Health fitness professionals, health care practitioners, and students are gathered this week at ACSM's 20th annual Health & Fitness Summit & Exposition - taking place March 29-April 1 in Orlando. Follow all the action online by looking for the hashtag #ACSMSummit16, or learn more about educational & career opportunities at acsmsummit.org.
ACSM recently released updated recommendations for exercise preparticipation health screening. We fielded questions regarding the new guidelines this week at the ACSM Certification and Wolter Kluwer exhibit booths at the ACSM Summit. The questions that were commonly asked were:
Q1) Why were the changes made?
The changes were made primarily because exercise is safe and the health screening process needed to be simplified so as to encourage people to be physically active.
Q2) When were they announced?
The seminal paper appeared in MSSE in November of 2015.
Q3) What are the major changes?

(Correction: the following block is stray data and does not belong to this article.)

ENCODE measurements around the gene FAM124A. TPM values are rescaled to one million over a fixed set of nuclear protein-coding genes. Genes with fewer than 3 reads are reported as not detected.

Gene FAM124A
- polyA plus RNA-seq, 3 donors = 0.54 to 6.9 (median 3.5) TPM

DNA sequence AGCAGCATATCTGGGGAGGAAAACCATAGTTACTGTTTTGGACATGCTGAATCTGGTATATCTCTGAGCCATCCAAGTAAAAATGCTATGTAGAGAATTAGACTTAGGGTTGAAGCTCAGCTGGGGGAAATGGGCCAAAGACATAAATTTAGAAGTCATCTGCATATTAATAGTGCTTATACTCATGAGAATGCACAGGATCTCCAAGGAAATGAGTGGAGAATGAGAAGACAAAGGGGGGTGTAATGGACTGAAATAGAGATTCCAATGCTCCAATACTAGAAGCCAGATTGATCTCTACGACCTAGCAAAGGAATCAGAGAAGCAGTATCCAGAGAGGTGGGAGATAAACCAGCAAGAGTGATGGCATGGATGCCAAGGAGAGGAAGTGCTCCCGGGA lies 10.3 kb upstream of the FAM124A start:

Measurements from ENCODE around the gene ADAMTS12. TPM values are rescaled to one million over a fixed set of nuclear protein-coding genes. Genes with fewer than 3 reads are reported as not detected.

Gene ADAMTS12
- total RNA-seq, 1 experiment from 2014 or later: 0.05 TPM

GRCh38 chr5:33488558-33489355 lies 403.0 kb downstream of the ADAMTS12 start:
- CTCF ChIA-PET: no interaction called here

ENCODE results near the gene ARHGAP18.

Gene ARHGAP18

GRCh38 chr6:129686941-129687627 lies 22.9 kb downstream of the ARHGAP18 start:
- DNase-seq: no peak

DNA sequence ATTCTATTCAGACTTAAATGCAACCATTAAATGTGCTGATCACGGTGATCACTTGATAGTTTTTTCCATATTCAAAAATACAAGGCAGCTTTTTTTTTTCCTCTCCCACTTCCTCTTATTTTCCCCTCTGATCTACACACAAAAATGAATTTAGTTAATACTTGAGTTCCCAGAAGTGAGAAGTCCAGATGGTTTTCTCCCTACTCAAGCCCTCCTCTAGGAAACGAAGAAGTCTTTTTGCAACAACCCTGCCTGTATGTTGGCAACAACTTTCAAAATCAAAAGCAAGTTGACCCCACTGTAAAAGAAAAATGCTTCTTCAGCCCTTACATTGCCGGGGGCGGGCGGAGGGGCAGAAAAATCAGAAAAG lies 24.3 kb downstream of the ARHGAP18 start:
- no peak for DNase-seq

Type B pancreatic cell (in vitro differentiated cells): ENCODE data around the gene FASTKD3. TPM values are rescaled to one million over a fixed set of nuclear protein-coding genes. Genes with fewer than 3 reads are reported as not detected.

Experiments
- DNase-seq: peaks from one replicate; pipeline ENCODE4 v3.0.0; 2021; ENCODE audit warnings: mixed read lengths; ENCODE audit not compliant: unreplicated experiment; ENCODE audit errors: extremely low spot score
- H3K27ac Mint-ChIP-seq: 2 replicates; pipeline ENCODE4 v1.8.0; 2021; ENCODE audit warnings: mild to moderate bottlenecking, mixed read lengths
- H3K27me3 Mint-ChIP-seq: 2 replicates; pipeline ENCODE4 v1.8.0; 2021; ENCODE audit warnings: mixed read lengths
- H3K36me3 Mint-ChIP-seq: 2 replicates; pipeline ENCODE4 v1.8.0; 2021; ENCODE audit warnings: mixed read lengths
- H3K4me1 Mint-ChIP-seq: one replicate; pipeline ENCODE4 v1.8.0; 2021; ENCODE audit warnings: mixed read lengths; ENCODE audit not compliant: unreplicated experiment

The major changes are that most people can exercise without visiting a doctor based on current activity level, consideration of signs and symptoms of certain disease and desired exercise intensity. Risk factors, while still important, have been eliminated from the screening process.
Q4) When should they be implemented in the work that I do?
For people involved with exercise testing and programming, the changes should be implemented now. For people seeking ACSM certifications, the new recommendations will become effective in exams in June of 2017.
Q5) Where can I access the new changes and related resources?
The information can be found in the following locations:
- Frequently Asked Questions about the preparticipation health screening changes
- PowerPoint presentation developed by the Roundtable Consensus Statement Authors
- Webinar summary
Linda S. Pescatello, Ph.D., FACSM, FAHA, is a distinguished professor within the Department of Kinesiology at the University of Connecticut in Storrs, Conn. Her research focuses on the clinical and genetic determinants of the response of health/fitness phenotypes to acute and chronic exercise.
Deborah Riebe, Ph.D., FACSM, is a professor and chair of the Department of Kinesiology at the University of Rhode Island in Kingston, Rhode Island. Her research focuses on behavioral-based physical activity interventions for a variety of populations including healthy adults, older adults, individuals with common chronic diseases and individuals who are overweight or obese.